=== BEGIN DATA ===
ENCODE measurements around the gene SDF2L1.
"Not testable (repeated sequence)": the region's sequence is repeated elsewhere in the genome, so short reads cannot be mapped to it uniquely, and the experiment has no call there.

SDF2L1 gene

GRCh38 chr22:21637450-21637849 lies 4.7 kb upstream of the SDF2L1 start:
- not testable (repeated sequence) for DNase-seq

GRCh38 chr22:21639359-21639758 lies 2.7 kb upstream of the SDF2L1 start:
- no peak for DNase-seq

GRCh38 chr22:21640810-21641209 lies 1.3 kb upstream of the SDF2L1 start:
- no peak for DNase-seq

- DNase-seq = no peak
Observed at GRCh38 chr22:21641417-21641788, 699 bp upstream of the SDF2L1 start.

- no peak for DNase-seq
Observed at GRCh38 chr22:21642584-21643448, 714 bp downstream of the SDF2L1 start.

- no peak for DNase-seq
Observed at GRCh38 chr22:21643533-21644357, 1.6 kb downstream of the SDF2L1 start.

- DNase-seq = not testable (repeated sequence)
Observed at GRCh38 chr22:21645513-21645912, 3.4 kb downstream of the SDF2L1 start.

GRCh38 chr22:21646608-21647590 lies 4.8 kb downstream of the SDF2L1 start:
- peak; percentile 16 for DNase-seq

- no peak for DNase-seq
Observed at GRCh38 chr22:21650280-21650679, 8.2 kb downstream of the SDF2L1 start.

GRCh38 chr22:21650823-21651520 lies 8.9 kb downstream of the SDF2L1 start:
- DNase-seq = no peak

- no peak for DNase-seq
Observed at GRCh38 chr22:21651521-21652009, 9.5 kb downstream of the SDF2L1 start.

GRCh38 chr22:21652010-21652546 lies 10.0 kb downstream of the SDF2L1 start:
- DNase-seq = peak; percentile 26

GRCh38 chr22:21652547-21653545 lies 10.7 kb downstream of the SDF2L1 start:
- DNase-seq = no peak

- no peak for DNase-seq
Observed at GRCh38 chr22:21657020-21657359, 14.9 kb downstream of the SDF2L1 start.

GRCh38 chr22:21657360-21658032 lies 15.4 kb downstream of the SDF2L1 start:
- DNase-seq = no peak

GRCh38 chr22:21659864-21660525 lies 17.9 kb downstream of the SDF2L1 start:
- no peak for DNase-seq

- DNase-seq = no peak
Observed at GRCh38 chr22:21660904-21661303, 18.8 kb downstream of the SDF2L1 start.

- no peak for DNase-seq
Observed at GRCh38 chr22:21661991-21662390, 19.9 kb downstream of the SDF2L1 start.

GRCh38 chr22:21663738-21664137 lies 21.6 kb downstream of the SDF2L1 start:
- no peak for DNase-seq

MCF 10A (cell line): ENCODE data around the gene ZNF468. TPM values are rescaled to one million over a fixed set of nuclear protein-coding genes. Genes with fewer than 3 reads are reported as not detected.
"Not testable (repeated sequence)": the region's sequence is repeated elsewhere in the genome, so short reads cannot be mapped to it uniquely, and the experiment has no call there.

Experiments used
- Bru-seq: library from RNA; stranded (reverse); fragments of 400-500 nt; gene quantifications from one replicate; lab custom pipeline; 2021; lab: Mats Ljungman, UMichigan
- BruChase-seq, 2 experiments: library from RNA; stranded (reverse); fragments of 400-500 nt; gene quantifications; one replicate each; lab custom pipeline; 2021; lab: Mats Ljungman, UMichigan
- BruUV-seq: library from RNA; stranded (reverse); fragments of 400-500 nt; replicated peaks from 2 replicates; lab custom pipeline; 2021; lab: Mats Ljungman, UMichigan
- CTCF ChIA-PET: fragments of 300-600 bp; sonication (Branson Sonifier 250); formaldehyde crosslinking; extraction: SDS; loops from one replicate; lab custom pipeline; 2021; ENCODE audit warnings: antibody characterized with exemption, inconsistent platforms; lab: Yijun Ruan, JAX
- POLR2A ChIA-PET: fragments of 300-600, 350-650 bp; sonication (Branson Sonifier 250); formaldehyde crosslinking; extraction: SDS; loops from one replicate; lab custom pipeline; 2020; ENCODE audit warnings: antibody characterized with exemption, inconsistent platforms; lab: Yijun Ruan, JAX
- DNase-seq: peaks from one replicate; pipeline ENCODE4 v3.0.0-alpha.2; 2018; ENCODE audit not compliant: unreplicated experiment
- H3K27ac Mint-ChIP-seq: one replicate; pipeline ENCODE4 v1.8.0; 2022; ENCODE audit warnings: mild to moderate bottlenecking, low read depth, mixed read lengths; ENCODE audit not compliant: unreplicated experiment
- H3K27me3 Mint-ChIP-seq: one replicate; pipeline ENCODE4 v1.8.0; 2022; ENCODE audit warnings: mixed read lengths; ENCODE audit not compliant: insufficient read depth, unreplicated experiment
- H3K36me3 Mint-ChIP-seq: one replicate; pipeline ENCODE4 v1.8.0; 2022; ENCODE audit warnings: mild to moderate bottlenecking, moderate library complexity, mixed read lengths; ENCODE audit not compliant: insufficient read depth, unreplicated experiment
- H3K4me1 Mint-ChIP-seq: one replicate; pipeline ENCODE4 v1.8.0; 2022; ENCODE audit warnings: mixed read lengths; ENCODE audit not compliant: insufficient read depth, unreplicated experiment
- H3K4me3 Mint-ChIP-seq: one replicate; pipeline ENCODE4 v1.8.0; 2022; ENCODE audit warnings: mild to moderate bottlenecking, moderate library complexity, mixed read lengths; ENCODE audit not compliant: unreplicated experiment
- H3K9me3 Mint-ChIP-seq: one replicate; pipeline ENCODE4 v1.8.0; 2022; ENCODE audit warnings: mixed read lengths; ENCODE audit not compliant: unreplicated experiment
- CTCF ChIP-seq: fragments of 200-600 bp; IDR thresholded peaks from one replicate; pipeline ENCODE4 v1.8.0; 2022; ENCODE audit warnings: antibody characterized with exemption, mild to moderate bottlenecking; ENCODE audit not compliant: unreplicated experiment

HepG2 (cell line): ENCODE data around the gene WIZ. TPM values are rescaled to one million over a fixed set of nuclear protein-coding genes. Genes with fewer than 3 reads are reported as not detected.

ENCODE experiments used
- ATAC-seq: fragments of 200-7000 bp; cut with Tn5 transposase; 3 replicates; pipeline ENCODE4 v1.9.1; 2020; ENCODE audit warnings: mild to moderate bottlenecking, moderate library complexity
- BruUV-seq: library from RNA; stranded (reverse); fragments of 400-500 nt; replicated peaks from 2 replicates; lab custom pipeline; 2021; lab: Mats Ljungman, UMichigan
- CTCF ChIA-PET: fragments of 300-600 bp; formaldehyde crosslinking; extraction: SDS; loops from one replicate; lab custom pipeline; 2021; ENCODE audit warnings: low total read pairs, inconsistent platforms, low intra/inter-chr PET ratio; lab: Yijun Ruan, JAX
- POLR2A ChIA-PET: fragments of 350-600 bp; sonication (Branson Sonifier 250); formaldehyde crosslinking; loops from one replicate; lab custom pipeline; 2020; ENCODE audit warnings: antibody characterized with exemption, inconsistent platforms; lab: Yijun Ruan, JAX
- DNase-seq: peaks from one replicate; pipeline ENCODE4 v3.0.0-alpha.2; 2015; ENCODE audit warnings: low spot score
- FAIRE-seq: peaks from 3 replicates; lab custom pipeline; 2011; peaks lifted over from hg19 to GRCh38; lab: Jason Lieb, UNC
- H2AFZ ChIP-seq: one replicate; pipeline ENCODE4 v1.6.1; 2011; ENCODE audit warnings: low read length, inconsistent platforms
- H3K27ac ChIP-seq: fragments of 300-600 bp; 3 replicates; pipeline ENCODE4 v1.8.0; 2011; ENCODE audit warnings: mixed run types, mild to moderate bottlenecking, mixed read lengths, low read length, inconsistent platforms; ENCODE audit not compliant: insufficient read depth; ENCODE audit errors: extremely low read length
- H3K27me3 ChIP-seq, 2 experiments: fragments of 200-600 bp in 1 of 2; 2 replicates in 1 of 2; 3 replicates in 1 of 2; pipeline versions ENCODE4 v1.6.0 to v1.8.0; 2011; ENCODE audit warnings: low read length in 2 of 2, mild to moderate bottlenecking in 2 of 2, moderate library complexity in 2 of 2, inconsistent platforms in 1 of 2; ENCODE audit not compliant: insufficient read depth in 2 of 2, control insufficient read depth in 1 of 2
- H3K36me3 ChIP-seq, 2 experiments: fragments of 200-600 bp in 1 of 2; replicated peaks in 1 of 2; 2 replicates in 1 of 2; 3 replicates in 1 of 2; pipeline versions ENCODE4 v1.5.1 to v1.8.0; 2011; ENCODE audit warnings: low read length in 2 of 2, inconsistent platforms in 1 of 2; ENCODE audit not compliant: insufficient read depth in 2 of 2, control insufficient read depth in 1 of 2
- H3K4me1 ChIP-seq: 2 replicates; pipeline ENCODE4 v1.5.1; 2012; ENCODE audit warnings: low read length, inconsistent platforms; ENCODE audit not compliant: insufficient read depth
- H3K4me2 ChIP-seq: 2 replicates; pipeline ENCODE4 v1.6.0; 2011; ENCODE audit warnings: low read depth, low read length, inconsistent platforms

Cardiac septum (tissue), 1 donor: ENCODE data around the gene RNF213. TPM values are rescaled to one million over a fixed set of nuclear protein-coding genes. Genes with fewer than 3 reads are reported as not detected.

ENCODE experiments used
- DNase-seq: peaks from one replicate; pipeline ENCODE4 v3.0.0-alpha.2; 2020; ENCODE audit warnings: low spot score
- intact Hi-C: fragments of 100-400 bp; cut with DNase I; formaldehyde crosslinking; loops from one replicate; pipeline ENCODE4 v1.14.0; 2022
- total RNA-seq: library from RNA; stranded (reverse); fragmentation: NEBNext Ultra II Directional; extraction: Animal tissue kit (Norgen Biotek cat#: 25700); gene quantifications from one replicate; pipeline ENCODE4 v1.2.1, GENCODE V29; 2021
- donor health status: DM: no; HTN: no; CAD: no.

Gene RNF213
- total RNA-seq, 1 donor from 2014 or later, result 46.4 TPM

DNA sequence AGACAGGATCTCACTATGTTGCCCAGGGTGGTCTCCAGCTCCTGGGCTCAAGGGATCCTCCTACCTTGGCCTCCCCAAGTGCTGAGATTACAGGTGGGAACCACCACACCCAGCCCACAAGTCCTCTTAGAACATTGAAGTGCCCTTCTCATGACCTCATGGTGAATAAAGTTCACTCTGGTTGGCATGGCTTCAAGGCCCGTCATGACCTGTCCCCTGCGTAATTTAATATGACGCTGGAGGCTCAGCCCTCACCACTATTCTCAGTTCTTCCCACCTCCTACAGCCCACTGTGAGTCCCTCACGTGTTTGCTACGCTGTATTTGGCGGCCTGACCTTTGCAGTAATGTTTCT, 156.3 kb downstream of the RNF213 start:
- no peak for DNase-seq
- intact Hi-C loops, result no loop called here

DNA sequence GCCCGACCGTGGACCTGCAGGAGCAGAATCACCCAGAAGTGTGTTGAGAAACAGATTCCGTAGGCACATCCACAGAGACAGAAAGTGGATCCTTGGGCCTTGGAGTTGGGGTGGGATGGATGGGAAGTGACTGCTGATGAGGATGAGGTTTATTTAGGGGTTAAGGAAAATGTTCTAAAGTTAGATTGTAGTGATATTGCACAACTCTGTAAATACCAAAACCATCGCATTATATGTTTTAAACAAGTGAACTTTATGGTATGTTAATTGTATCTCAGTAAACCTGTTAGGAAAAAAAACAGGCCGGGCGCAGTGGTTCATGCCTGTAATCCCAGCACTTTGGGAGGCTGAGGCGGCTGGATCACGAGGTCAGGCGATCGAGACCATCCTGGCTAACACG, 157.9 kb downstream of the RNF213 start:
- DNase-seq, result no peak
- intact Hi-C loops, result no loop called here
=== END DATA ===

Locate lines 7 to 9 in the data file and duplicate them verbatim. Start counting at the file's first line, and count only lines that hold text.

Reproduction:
- no peak for DNase-seq

GRCh38 chr22:21640810-21641209 lies 1.3 kb upstream of the SDF2L1 start:
- no peak for DNase-seq